According to Gartner, the market for SaaS (Software as a Service) applications will grow from $20 billion in 2013 to $33 billion in 2016, with a compound annual growth rate of 19.5%. A Compass study shows that SaaS is growing nearly 3X as fast as software as a whole, and that 72% of all SaaS startups are at least partially funded.

Good news for SaaS startups and growing SaaS ventures alike, but the space is getting crowded and competition is fierce. What can founders and executives do to improve the odds that their companies will get to the top of the market and stay there?

The SaaS Challenge

For most SaaS CEOs, the problem isn’t opportunity; it’s time. From startup to break-even, your company is under the gun to grow monthly recurring revenues fast enough to offset (and pay back) customer acquisition costs and churn before the funding well runs dry. David Skok calls this deficit the “cash flow gap.”

The success or failure of early stage SaaS companies depends on their ability to:

  • Acquire new customers quickly and cost effectively
  • Retain customers over the long haul
  • Upsell customers to increase LTV over time

What Can You Do to Build Your Customer Base Quickly?

Let’s start with your product. Successful SaaS companies like Salesforce or Shopify don’t just invent something unique or cool.

They build products that their customers love. 

They do that by getting to know their customers before trying to sell to them. They also solve BIG problems that their customers have. In the case of Salesforce, they made it much easier to manage Sales by inventing the first cloud-based CRM. Shopify did the same thing with e-commerce, creating an affordable platform for small businesses selling online. Others, like HubSpot, wanted to revolutionize marketing through attraction rather than interruption, so they invented inbound marketing

Now, let’s get to the heart of the SaaS challenge. Assuming you have developed a great product that your customers will love, you have to get to market fast, generate revenues quickly and get to break-even before your seed capital runs out and you go belly up. 

Successful SaaS companies use a blend of inbound marketing, influencer marketing and “growth hacking”, in which they leverage developer and user communities to test the product, help design it and promote it through their networks. What’s in it for them? In many cases, these brand advocates are rewarded directly with sales commissions or become resellers or channel partners, and they can build their businesses based on those relationships. Shopify, for example, created both a Shopify Expert marketplace for promoting freelancers and a Partner program for agencies.

What About CAC and LTV?

Next on the challenge list is customer acquisition cost (CAC). If you burn through your seed capital with lots of expensive ads and hire a bunch of sales reps to make cold calls, you will find it hard to survive for long. What do successful SaaS companies do? They leverage inbound marketing to find qualified leads, then hook them up with helpful inside sales reps who act more like consultants. Close rates go up and cost-per-lead goes down.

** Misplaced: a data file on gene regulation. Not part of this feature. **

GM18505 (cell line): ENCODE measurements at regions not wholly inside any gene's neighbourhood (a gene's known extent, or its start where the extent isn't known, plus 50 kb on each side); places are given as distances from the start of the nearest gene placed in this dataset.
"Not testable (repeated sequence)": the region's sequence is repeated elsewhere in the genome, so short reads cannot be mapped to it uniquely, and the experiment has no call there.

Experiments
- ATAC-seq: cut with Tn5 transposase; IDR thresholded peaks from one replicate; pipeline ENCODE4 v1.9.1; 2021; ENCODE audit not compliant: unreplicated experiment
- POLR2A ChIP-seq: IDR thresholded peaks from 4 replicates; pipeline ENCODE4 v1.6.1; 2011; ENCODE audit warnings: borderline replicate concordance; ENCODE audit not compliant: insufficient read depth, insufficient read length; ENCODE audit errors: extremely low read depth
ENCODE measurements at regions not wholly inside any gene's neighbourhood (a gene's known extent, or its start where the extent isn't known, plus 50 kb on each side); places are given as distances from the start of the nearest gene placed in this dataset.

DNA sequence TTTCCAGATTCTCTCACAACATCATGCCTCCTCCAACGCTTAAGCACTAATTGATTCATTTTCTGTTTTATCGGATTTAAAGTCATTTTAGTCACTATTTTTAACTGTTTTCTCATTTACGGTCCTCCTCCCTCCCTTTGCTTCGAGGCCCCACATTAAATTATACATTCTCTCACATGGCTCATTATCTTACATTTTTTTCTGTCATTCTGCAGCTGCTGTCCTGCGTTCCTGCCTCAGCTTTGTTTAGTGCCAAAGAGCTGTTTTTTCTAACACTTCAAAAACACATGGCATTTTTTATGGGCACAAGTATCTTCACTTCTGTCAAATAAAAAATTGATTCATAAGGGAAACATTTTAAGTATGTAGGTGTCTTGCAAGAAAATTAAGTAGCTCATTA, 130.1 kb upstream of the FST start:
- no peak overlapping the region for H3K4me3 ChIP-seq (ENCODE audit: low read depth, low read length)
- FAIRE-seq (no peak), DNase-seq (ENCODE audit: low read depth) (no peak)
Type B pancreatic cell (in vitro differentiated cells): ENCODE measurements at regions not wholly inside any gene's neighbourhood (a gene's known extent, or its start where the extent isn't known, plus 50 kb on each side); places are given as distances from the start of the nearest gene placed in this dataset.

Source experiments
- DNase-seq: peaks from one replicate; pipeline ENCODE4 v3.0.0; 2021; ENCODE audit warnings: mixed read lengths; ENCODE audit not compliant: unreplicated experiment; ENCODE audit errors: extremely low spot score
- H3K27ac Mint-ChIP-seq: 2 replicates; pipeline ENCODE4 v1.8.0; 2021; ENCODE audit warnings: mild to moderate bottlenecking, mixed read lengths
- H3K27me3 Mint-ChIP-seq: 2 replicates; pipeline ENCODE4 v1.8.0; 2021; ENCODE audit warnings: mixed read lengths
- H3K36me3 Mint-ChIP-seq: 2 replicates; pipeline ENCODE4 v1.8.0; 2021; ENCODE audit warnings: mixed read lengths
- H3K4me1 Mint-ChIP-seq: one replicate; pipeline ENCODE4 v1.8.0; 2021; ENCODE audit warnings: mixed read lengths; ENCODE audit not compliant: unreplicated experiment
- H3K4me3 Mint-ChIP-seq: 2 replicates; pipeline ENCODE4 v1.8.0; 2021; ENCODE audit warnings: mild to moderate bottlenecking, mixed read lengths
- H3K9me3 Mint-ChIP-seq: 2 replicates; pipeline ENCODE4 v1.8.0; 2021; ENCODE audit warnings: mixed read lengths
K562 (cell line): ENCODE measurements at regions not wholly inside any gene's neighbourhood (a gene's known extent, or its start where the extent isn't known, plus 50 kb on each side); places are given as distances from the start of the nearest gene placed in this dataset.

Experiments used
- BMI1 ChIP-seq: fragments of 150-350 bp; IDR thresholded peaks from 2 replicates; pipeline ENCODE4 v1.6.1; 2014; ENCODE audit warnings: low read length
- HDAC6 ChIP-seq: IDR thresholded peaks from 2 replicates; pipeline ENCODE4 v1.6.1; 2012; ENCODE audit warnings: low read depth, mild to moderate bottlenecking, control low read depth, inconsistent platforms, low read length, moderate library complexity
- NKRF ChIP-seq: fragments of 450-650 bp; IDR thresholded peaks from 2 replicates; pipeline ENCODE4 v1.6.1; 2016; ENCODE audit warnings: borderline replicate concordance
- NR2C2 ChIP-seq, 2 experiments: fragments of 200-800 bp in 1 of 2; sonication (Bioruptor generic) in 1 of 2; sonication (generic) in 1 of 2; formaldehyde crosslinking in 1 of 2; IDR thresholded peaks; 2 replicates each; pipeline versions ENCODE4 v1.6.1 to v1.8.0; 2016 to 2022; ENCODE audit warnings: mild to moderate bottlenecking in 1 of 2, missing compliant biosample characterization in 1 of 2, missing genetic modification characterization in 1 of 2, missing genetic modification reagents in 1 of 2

Last but not least, customer lifetime value (LTV). The name of the game in SaaS is monthly recurring revenues over (hopefully) a long period of time. This is how you overcome CAC costs and start driving profitability. There are two aspects to maximizing LTV, minimizing churn and upselling.

Successful SaaS companies build educational resources that help users learn best practices, stay current with new features and get the most out of their software investment. HubSpot, for example, created HubSpot Academy with a certification program that helps keep users on top of their game while earning street cred (and resume enhancement) by becoming acknowledged experts. Successful companies also sponsor local user groups to discuss issues and best practices. 

All of this, plus customer support and services from both internal staff and Partner networks, keeps users happy and retained. As the love spreads within a customer account, more licenses are sold and new features, such as the new CRM, are added to further increase LTV. Everybody wins.

The Secret Sauce of Successful SaaS Companies 

It’s pretty simple really. Successful Saas companies do marketing right. They are crushing it because they believe in what they are doing, they hire great people and they continue to make the investments in customer happiness that drive both revenues and profitability. The challenge for most entrepreneurs and early-stage SaaS companies is understanding how to get started with inbound marketing, content marketing, influencer marketing, social media marketing and levels of customer service required to attract and support users and turn them into brand advocates. How much does it cost and when does each component come into play?

We’ve just released our SaaS Marketing for CEOs eBook to help you reach your growth goals by learning from the best of the best and practicing what they preach. We tell the story of Shopify, because they were doing inbound before it was cool. We dive into the details of how Shopify started and continues to dominate their market by forging relationships with small businesses through blogging and channel partnerships. We hope you enjoy the eBook, and we look forward to continuing the conversation with you as you build your SaaS company.

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Originally published Dec 11, 2014 1:00:00 PM, updated August 27 2017

Topics:

Marketing Strategy